Target under fire for Dion Lee ad with “anorexic-looking” model

Target under fire for Dion Lee ad with “anorexic-looking” model


Target Australia is being forced to defend ads for its collaboration with fashion designer Dion Lee, with more than 14,000 people signing an online petition calling for the retailer to pull the advertising because it features an “anorexic-looking model”.

Target’s collaboration with Australian designer Lee, which includes a range of 36 items of women’s clothing, was launched in stores and online last week and follows other collaborations between the retailer and top fashion designers.

However, some Target customers have blasted the retailer over one photo of a thin model wearing the collection, which was sent to Target customers via email.

One of these customers, Lori Anne Thompson, created a petition against the image and more than 14,000 people have signed on in support.

“Teenagers and women of all ages should not be hounded into life-threatening anorexia by irresponsible advertising,” Thompson wrote.

“The big chain stores must be aware of the many studies that have shown anorexia to actually be deadly to women. People have died already and will die, thanks to this kind of sexist, objectifying advertising.”

“I would like everyone to show they definitely don’t want this kind of advertising any more,” Thompson added.

Upset shoppers have also complained on Target Australia’s Facebook page, with one Facebook user suggesting “using a size two model to represent this line is laughable”.

“You cannot say you’re empowering women when you use an unrealistic size model to promote the range. I would have thought you would have had [a] model way closer to your target market, that being size twelve or even fourteen,” they said.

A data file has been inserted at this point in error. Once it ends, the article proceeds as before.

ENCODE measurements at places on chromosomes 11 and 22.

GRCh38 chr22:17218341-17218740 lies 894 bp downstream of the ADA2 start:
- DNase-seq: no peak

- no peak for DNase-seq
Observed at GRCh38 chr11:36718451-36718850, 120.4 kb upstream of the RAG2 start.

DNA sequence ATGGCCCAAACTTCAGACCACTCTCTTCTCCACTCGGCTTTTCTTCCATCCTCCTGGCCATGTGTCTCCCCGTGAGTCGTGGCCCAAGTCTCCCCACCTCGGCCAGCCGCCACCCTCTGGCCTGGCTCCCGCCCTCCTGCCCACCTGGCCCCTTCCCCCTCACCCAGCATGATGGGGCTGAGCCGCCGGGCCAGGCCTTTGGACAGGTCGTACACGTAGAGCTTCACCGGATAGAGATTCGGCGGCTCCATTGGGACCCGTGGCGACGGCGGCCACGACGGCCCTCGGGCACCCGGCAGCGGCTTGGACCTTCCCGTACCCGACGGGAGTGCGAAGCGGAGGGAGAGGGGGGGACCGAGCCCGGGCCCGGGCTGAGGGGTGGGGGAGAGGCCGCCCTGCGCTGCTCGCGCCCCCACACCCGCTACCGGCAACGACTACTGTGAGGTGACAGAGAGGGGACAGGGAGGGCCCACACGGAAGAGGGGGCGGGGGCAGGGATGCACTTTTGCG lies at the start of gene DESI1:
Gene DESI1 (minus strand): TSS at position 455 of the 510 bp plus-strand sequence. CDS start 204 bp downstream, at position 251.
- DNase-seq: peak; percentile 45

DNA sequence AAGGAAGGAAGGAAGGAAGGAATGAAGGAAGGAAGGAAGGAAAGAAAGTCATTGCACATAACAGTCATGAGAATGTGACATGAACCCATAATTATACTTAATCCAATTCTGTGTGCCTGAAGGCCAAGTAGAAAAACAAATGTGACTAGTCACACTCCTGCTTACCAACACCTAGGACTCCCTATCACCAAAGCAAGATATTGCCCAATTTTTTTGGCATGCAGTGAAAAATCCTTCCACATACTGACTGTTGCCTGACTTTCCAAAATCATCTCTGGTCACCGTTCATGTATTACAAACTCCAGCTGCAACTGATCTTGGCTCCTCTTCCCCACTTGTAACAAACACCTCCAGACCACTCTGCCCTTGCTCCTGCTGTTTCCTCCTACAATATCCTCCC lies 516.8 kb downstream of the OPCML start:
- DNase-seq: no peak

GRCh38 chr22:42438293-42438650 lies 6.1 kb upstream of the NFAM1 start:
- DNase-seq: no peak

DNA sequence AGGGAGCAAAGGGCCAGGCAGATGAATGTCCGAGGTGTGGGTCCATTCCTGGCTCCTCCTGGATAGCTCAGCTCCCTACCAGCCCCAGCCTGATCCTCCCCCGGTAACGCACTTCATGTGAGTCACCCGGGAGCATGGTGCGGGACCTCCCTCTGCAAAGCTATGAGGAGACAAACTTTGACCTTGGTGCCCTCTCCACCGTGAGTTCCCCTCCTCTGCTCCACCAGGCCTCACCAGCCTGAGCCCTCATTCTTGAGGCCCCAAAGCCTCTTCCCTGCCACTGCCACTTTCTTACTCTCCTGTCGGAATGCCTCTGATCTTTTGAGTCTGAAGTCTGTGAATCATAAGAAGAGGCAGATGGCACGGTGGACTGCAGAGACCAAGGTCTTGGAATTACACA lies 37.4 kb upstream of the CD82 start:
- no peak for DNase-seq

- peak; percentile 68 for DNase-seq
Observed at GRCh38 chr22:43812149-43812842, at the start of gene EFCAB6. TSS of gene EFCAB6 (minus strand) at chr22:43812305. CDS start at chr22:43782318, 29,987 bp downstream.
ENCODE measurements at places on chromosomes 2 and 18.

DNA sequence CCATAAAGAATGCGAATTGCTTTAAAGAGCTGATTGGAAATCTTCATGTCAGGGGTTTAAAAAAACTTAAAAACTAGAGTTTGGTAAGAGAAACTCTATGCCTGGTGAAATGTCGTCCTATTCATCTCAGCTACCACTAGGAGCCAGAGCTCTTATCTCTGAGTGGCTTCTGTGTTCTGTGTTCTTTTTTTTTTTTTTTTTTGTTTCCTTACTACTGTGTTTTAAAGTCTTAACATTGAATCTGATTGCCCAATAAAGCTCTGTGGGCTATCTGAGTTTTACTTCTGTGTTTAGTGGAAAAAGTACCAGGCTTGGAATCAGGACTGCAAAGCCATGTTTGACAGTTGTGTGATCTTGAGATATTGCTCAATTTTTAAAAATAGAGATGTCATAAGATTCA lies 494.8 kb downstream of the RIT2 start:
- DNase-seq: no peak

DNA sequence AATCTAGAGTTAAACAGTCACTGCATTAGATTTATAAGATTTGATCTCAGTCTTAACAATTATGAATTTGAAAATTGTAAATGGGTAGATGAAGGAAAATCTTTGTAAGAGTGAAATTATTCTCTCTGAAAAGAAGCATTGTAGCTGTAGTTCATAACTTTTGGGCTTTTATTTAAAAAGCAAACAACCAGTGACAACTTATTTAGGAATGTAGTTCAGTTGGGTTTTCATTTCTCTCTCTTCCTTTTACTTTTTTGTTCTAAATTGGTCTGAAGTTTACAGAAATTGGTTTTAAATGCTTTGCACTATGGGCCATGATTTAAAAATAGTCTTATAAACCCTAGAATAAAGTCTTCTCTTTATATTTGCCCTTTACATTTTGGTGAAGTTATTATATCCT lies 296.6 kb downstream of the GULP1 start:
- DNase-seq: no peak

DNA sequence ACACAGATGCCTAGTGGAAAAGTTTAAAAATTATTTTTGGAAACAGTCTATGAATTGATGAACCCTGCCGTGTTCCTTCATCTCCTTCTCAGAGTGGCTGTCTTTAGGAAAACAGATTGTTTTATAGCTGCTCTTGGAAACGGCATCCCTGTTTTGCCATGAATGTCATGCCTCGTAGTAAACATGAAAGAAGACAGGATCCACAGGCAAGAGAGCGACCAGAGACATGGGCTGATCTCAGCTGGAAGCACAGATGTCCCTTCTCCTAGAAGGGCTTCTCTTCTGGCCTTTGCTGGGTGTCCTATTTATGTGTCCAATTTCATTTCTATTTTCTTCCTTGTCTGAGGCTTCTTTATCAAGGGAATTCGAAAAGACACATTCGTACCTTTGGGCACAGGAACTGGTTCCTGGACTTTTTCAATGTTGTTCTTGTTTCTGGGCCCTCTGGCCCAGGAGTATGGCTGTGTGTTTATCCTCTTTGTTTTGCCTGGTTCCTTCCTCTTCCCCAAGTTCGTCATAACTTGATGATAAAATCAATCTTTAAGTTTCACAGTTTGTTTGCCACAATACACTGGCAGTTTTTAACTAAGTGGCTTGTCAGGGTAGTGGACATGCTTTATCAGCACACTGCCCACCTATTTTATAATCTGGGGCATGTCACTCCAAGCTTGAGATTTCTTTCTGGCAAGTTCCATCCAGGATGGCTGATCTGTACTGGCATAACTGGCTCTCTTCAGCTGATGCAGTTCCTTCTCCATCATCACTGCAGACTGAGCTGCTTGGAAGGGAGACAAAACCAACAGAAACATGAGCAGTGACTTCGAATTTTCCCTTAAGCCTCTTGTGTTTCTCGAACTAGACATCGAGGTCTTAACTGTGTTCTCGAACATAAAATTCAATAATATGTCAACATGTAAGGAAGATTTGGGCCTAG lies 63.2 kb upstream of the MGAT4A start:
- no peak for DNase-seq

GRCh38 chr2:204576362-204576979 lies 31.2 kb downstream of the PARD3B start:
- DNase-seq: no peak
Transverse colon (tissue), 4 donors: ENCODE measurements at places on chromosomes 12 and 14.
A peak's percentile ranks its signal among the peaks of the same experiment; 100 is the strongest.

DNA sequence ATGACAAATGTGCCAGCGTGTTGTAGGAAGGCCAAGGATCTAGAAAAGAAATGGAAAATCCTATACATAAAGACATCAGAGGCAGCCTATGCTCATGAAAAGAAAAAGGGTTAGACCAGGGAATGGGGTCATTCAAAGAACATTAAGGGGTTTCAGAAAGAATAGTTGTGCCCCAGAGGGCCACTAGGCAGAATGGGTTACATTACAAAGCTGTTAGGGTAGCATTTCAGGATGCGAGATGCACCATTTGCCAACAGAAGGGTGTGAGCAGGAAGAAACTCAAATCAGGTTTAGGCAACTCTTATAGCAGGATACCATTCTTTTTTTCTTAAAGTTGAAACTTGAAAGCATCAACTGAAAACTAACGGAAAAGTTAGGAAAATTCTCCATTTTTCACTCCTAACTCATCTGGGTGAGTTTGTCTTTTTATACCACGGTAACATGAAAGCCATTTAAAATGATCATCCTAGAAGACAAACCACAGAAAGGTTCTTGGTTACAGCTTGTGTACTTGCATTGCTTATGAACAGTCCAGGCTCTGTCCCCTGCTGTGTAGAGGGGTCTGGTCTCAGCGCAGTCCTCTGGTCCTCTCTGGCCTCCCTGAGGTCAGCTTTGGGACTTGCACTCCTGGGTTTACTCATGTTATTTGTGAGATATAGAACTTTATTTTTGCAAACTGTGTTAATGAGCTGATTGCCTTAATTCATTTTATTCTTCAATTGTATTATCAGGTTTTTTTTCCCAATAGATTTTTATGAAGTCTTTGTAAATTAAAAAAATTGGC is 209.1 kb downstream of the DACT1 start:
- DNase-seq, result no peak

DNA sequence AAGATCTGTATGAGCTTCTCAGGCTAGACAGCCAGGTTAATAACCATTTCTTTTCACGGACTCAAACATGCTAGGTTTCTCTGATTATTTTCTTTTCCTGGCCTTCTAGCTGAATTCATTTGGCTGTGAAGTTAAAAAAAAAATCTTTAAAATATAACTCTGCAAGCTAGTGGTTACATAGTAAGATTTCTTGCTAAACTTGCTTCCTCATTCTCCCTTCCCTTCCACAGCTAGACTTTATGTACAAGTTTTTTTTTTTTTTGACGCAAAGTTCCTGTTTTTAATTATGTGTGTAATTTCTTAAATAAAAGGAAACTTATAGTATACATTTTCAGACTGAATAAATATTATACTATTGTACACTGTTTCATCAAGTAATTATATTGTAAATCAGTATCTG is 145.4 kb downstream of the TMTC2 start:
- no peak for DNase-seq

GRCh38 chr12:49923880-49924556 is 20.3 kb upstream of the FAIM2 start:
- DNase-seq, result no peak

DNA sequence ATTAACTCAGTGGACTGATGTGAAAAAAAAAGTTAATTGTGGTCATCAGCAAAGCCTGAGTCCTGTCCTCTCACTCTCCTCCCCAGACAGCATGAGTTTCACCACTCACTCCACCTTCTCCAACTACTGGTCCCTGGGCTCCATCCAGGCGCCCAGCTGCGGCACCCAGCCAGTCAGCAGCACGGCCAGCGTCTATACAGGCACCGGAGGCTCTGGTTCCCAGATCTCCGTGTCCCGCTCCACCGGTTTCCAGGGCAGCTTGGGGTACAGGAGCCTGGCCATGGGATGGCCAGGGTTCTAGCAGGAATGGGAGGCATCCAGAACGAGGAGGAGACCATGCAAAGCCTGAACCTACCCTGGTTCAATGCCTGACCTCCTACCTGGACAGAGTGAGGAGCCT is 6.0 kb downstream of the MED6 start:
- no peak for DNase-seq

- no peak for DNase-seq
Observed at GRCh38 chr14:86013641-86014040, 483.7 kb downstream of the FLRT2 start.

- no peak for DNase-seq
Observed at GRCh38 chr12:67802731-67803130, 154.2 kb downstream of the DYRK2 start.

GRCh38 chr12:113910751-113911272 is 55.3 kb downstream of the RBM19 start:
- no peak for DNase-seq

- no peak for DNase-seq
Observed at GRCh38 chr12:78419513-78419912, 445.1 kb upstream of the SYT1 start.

“That model does not represent the average female body, in my humble opinion,” said another.

“She has a beautiful face, but I don’t think she represents how most of us will look in this line of clothing. I am all for Target sprucing up its brands, but this is Target, not Vogue or Harpers Bazaar.”

However, many of the Facebook posts were positive about the range of clothes and Target Australia responded to all of the negative comments by thanking the customers for their feedback and saying it “embraces women of all shapes and sizes”.

Target Australia responded in the same way in a statement provided to SmartCompany, saying it “has always been committed to ensuring that all women are represented in our advertising as well as our product offering”.

“We ensure that women of all shapes, sizes and ethnicities are represented – and celebrated,” Target said.

“You’ll also see examples of this in our catalogues and our fashion runways.”

“We proudly have a number of different collections in-store catering for women of all sizes – everything from petites to plus size and in an upcoming catalogue we make a point of highlighting that we have ‘underwear for every body’.”

“As a company that embraces diversity we are proud to always represent all Australians and we are committed to this.”

Melbourne University senior lecturer Dr Lauren Rosewarne, an expert on gender and advertising, told SmartCompany this morning the backlash against the Dion Lee ad comes just weeks after Target ran a successful advertising campaign that featured a range of women of different sizes.

‘We want diversity in advertising and Target has tried to do that while a whole lot [of advertisers] haven’t bothered,” Rosewarne says.

“Target have been pretty good. They also make sure they have advertising with people of more than one ethnicity.”

Rosewarne says making judgements about the health of models can also be dangerous, as women who are naturally very thin also exist.

“So demonising very thin women is just as bad,” Rosewarne says, warning people to “err on the side of caution when using the word anorexic”.

“We have no evidence of health or her medical history.”

When it comes to whether or not business owners should respond to online petitions of this nature, Rosewarne says “it’s a numbers game”.

“In Australia, 14,000 is a serious number, it should be taken seriously,” she says.

“If it was under 1000 complaints, like those that are received by the Advertising Standards Board, sometimes making a statement can actually do more harm than good. It can make it worse by drawing more attention to it.”

SmartCompany contacted Dion Lee but did not receive a response prior to publication.


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